Saturday, July 21, 2012

Appliances that Subvert the Will of God and Keep Kids Sober

Two cultural and consumer appliance phenomena recently caught my attention.  One is a stove design feature that helps orthodox Jews subvert the obvious intent of the Talmud.  And one is the newish phenomenon of kids lighting up concert arenas with their cell phones.  In their own ways, both of these developments are, at their core, just a little pathetic.

Leslie and I got a new stove last week.  A serious one.  Not some bush league thing.  It’s as big as a small car and cost almost as much.  Ten trillion BTUs.  It can boil water in 30 seconds.  It can do things I can’t even mention in writing.  But my favorite feature of all - the icing on the Thermador cake - is the “Access Phase” oven setting.  When the oven is in Access Phase mode, it turns itself on, then powers down for three minute intervals, then turns itself back on.  The purpose of this “unique cooking mode” is to “allow the Sabbath user access to the oven without effecting a change in the operation of the range.”  And the reason a person would want to use an oven without “effecting a change in its operation” is because “effecting a change in operation” is considered “work” under orthodox interpretation of the Talmud, and work on the Sabbath is prohibited.  The idea of being religious enough to think that God cares about the utter technical minutiae of your cooking habits while, at the same time, going so far out of your way to comply with what we lawyers like to call the “letter if not the spirit of the law” just blows me away.  Jews have no monopoly on coming up with creative ways to do whatever they want in violation of the clear intent of religious doctrines.  There are so many examples that I’m not even going to give more examples. 

If there is a God who keeps tabs on each of us, I have to wonder which is better: questioning whether God exists / not believing in God at all, and cooking your food whenever you feel like eating; or believing in God, reading His supposed rules about how He wants you to conduct your life, and then flagrantly violating them.  If you’re in the first group, and it turns out you’re wrong, and you meet God on judgment day, it seems plausible that he might nonetheless engage you in a little philosophical dialogue and consider your reasons for feeling the way you do.  But if you’re in the second group and you meet God, do you really think He would say “Wow, you’re right.  You sure got me.  I guess I should have drafted that provision more clearly.”  Or would He be more likely to say “What am I, a total fucking idiot?  You think I couldn’t see you doing exactly what I said you shouldn’t do?  Thought you’d get off on a technicality, Mr. First Year Law Student? The ol' ‘you told me to stop punching my little sister but you never said I couldn’t stab her in the eye with a pencil!’  Insult my intelligence.  Sorry asshole.  Hope you brought your flip-flops; I hear it’s pretty warm in HELL!”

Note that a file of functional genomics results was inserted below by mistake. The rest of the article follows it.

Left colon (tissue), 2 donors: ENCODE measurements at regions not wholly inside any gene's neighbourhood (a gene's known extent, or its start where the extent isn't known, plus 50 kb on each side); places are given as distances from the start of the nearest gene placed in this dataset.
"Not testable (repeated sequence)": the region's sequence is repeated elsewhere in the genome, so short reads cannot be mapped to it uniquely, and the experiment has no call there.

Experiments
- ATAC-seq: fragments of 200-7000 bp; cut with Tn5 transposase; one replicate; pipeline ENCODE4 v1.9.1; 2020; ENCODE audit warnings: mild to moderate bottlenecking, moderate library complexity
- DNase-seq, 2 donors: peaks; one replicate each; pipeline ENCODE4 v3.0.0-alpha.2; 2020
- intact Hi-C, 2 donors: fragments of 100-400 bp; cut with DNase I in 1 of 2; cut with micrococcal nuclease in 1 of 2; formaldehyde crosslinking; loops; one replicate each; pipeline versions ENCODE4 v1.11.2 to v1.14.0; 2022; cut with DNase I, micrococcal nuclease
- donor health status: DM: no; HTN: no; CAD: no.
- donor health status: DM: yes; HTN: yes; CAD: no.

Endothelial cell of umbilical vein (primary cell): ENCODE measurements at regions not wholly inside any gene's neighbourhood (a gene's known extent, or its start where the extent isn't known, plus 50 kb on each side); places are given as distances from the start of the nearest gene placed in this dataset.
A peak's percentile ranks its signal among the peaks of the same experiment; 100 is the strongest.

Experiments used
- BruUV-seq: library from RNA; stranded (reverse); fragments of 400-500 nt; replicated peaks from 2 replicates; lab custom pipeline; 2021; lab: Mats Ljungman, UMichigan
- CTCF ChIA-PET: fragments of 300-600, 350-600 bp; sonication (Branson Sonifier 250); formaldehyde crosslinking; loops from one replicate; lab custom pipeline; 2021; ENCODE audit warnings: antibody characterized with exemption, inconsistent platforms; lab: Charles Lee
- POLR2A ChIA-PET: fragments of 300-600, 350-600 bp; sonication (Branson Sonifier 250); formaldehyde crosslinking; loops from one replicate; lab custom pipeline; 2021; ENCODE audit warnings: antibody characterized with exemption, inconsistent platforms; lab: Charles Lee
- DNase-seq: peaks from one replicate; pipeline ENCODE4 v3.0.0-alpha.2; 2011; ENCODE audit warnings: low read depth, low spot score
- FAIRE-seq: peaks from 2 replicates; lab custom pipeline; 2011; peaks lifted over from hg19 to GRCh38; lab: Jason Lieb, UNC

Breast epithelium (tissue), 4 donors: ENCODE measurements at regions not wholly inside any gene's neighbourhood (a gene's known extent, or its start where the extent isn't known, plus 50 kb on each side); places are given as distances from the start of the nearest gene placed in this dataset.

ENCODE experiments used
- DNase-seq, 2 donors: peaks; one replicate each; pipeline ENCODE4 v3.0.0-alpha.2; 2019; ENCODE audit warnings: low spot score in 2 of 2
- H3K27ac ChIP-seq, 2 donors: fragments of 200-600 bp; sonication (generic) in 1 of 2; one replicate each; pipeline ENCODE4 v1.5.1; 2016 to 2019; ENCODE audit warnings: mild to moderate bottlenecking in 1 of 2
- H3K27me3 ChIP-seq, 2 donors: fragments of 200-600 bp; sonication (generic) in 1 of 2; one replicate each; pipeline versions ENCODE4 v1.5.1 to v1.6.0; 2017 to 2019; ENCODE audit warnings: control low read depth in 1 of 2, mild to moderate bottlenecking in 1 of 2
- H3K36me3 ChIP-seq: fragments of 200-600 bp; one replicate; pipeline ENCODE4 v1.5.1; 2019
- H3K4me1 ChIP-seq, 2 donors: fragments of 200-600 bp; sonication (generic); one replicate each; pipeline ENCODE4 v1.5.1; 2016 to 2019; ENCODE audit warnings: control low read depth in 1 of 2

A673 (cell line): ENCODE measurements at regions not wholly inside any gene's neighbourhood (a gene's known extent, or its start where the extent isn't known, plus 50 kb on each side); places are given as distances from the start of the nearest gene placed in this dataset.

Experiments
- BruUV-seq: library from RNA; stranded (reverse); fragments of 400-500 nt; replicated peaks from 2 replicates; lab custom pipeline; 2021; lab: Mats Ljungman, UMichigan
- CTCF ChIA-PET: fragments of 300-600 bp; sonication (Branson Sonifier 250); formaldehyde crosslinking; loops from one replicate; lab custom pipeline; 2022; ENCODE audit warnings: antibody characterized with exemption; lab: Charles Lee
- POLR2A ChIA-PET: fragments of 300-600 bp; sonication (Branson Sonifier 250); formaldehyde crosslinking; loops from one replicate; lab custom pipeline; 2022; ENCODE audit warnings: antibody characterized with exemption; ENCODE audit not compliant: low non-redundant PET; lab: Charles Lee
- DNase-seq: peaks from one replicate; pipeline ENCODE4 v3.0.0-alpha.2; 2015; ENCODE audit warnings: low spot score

Similar to subverting the will of the almighty via pricey stove is the issue of pot smoking at shows.

One of the most disappointing developments of the past generation is the replacement, at rock concerts, of lighters with cell phones.  In the quaint old days of yore, there would always come a time at a show when the people in the crowd would take a break from their pot smoking, raise their lit lighters, engage their fellow travelers in a moment of solidarity and, by illuminating the sky with a warm glow, bestow upon the band a humble demonstration of love and appreciation.  Now they use cell phones.  As a technical matter, the light from a lighter is much mellower than the light from a cell phone.  It’s the difference between a glowing candle and a bank of fluorescent lights glaring down on a cubicle farm.  But the more profound issue is one of living in the moment (with maybe a little help from your lighter) versus simply serving as a conduit for posting an experience on the Internet (thanks to your cell phone).